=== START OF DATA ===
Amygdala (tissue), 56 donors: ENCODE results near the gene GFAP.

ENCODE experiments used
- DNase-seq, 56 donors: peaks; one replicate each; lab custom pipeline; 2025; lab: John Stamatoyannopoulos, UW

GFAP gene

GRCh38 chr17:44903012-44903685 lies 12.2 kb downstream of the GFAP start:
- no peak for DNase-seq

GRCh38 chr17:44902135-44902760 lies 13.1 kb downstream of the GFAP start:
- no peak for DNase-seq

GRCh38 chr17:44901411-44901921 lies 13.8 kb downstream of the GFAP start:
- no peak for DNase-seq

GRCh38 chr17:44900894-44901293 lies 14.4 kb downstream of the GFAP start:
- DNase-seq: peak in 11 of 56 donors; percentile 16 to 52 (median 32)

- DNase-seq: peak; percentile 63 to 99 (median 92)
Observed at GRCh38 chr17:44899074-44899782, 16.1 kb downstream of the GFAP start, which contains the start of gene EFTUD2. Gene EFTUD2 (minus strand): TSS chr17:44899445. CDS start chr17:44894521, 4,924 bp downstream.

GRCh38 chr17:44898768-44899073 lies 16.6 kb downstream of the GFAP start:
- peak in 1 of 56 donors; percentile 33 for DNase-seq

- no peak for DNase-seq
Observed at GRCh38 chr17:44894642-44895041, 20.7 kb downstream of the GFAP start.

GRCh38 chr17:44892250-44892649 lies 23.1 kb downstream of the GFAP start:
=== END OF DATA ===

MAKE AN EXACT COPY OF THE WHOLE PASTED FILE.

Amygdala (tissue), 56 donors: ENCODE results near the gene GFAP.

ENCODE experiments used
- DNase-seq, 56 donors: peaks; one replicate each; lab custom pipeline; 2025; lab: John Stamatoyannopoulos, UW

GFAP gene

GRCh38 chr17:44903012-44903685 lies 12.2 kb downstream of the GFAP start:
- no peak for DNase-seq

GRCh38 chr17:44902135-44902760 lies 13.1 kb downstream of the GFAP start:
- no peak for DNase-seq

GRCh38 chr17:44901411-44901921 lies 13.8 kb downstream of the GFAP start:
- no peak for DNase-seq

GRCh38 chr17:44900894-44901293 lies 14.4 kb downstream of the GFAP start:
- DNase-seq: peak in 11 of 56 donors; percentile 16 to 52 (median 32)

- DNase-seq: peak; percentile 63 to 99 (median 92)
Observed at GRCh38 chr17:44899074-44899782, 16.1 kb downstream of the GFAP start, which contains the start of gene EFTUD2. Gene EFTUD2 (minus strand): TSS chr17:44899445. CDS start chr17:44894521, 4,924 bp downstream.

GRCh38 chr17:44898768-44899073 lies 16.6 kb downstream of the GFAP start:
- peak in 1 of 56 donors; percentile 33 for DNase-seq

- no peak for DNase-seq
Observed at GRCh38 chr17:44894642-44895041, 20.7 kb downstream of the GFAP start.

GRCh38 chr17:44892250-44892649 lies 23.1 kb downstream of the GFAP start: